Judge hears debate over killer's confession

Shaffer pleading guilty in Tennessee court.
Shaffer pleading guilty in Tennessee court.

HUNTSVILLE, AL (WAFF) - A judge will soon rule on the use of a confession in the case against a mass murderer.

Shaffer is charged with the capital murder of Sidney Dempsey.

It happened in Huntsville in 2009.

That same day Shaffer killed five members of his estranged wife's family in Tennessee.

He pleaded guilty to those murders but won't stand trial in Huntsville until October.

The defense said Shaffer wasn't read his rights, and requests for an attorney were ignored, but prosecutors argue he definitely was given his rights.

The Lincoln County deputy who first arrived at the crime since in Tennessee gave testimony Tuesday and so did the lead investigator for Madison County.

The defense argued Shaffer was put in cuffs and in the back of the patrol car without being read his rights.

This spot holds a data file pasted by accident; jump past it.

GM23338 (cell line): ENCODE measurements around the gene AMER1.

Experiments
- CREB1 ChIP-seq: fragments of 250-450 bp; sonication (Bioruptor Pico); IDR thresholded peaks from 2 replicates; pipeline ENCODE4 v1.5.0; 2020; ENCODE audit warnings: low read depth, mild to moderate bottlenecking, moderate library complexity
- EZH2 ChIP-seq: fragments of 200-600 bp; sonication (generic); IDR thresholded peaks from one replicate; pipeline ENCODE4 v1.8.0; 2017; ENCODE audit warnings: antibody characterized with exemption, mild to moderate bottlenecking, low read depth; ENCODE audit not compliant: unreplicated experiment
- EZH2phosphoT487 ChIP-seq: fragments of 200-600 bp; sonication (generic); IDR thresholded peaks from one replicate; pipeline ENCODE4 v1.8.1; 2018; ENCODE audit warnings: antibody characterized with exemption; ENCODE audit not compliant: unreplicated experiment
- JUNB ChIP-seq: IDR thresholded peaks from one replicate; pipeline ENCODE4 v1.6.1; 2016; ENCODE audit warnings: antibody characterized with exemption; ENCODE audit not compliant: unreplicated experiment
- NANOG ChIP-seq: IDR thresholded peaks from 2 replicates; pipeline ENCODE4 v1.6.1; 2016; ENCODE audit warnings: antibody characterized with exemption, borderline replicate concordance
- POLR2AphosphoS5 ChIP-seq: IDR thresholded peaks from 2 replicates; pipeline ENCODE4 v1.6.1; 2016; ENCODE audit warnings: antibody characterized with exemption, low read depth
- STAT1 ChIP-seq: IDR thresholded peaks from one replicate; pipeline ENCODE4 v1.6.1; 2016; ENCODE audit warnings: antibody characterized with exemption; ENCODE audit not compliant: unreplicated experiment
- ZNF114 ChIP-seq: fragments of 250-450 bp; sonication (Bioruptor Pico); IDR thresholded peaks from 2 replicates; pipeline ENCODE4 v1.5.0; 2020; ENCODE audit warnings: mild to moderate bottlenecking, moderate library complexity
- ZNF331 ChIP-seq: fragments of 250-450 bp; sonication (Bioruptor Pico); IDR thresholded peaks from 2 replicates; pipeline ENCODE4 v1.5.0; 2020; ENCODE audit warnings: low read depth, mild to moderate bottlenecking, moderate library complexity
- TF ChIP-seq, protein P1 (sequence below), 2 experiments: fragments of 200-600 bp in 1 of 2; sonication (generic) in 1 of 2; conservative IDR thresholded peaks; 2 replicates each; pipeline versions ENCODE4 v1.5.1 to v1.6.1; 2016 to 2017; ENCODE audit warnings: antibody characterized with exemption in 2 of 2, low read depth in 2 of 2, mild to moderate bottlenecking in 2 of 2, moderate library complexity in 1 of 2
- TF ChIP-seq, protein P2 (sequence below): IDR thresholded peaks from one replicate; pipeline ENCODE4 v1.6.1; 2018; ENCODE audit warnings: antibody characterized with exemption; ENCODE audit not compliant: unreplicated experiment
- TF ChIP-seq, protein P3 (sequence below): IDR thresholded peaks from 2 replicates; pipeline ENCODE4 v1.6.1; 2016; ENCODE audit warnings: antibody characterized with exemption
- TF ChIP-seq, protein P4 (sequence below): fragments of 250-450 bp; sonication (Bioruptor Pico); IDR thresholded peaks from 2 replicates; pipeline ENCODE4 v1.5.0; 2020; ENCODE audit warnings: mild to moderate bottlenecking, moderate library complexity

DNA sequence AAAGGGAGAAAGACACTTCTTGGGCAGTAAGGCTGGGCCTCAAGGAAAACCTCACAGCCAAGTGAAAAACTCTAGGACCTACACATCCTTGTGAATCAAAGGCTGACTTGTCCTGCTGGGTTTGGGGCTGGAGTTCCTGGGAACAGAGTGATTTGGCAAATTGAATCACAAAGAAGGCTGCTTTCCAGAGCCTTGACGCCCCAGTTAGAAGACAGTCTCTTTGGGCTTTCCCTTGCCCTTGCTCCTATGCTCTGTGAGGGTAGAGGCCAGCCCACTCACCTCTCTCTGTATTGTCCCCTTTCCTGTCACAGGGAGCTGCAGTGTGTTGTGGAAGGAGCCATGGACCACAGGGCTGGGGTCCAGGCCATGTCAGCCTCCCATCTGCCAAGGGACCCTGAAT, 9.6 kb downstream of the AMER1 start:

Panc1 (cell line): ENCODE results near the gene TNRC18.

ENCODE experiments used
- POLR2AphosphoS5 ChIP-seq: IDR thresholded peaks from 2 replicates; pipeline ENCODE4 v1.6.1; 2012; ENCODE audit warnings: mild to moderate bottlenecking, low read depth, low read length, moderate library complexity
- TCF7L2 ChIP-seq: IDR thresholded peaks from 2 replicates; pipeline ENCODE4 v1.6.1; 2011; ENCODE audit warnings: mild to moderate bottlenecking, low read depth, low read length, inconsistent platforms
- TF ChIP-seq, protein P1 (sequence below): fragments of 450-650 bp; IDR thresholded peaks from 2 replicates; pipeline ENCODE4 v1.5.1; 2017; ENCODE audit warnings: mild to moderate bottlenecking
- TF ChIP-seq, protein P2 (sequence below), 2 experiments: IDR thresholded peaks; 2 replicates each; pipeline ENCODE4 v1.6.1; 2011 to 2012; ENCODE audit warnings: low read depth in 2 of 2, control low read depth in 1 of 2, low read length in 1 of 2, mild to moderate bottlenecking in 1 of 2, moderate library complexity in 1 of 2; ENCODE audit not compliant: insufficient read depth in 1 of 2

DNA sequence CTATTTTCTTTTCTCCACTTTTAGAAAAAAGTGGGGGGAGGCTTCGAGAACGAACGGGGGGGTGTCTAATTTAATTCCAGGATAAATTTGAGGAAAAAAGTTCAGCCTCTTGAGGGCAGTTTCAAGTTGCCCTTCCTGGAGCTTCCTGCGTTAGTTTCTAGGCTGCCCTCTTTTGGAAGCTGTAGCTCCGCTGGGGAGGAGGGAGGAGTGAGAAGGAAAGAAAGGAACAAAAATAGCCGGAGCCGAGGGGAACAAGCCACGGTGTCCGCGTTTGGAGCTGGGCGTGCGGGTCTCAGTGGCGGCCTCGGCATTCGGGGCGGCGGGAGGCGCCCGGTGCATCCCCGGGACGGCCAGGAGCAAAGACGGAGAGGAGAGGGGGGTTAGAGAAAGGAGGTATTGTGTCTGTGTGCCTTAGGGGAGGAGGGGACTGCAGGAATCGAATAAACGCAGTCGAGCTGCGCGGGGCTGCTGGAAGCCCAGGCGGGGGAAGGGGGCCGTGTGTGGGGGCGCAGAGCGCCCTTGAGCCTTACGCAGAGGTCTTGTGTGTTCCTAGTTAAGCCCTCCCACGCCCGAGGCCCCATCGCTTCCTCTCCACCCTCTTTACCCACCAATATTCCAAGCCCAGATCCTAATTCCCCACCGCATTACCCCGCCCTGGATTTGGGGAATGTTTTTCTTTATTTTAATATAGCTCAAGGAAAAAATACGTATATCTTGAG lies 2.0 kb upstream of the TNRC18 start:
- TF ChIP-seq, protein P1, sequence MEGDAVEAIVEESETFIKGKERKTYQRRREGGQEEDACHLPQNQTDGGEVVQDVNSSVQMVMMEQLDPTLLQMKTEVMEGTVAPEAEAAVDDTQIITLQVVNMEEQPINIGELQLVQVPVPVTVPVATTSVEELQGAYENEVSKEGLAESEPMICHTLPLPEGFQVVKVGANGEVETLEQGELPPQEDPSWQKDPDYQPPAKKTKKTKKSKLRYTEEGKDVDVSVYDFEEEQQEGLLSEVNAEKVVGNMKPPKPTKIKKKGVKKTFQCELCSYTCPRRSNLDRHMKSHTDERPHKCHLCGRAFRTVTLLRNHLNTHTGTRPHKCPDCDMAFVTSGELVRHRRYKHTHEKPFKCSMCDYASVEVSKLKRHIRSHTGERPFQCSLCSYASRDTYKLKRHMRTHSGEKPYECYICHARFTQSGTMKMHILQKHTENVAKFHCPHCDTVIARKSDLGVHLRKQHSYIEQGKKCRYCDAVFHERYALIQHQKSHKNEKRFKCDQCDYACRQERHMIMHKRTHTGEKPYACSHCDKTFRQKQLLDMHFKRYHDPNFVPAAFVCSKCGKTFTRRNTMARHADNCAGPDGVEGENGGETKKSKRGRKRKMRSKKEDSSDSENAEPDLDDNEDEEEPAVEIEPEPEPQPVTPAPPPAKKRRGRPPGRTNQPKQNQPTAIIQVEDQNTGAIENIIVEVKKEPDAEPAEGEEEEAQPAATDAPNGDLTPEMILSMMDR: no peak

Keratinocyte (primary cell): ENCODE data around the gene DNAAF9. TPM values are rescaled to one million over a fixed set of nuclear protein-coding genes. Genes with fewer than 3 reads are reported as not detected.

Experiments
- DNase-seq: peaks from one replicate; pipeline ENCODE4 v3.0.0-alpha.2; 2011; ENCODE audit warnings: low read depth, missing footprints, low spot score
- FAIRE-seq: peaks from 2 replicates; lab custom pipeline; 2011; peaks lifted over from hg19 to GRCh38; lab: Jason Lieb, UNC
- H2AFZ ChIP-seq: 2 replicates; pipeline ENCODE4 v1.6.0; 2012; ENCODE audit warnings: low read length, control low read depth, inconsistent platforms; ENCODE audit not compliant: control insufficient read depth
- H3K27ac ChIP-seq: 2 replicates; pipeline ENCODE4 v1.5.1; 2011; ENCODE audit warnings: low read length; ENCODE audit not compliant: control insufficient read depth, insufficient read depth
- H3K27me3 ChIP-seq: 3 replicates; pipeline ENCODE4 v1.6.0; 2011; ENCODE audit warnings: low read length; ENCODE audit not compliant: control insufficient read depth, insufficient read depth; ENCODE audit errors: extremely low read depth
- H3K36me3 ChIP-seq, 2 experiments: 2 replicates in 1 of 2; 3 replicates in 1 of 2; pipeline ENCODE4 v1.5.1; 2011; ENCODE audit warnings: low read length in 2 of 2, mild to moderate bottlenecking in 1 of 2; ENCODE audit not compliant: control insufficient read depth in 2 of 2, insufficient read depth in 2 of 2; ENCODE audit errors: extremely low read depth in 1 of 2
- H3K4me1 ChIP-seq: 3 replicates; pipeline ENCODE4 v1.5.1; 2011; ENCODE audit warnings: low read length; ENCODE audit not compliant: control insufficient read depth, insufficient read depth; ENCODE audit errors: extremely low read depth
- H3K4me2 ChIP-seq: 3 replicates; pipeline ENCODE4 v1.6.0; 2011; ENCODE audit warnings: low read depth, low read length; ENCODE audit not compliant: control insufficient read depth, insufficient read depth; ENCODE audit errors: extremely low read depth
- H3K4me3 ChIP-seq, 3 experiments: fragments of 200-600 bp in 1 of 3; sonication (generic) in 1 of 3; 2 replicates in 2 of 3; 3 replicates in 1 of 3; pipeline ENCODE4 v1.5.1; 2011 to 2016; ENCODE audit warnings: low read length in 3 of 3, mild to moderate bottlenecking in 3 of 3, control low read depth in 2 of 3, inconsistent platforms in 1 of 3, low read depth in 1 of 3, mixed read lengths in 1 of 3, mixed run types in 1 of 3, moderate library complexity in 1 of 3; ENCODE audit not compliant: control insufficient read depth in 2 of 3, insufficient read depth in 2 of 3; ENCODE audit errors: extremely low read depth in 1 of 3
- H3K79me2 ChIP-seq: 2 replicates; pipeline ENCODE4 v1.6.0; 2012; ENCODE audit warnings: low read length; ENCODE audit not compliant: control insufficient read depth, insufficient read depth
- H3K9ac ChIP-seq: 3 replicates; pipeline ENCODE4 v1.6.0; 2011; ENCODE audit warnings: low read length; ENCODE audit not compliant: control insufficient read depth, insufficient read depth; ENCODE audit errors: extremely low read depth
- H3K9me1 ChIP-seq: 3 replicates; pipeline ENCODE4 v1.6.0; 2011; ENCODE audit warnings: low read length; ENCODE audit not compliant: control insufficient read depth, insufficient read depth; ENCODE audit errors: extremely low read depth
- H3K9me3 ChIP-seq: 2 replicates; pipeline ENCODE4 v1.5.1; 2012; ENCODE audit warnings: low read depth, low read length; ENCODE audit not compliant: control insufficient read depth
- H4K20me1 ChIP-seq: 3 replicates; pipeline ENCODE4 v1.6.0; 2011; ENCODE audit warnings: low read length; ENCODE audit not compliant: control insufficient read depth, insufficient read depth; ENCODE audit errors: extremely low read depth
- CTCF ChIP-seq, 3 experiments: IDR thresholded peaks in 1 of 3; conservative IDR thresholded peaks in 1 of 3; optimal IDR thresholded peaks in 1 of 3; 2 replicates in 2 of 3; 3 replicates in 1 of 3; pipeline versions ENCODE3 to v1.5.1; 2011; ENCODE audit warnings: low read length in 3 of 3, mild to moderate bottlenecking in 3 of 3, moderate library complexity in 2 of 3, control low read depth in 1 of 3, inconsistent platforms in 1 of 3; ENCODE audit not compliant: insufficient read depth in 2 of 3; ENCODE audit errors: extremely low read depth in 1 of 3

The Lincoln County deputy on the stand admitted he did not read him his rights, only because he was not interrogating Shaffer.

His job was only to secure the crime scene and Shaffer.

The agent that did interrogate Shaffer was with the TBI, and the state said that agent did read him his rights, and so did the investigators from Madison County. That was made clear from audio tapes the judge listened to on Tuesday.

But the defense said before the TBI agent handed the case over  to Madison County investigators, Shaffer had already asked for an attorney.

The lead investigator said on the stand that message did not get relayed until two days after they spoke to Shaffer.

Now, the defense wants the judge to toss out his confession over that reason.

The judge will review the audio tapes again and rule by the end of the week.

Prosecutors said when you have a confession to killing six people, there's no way they would jeopardize that.

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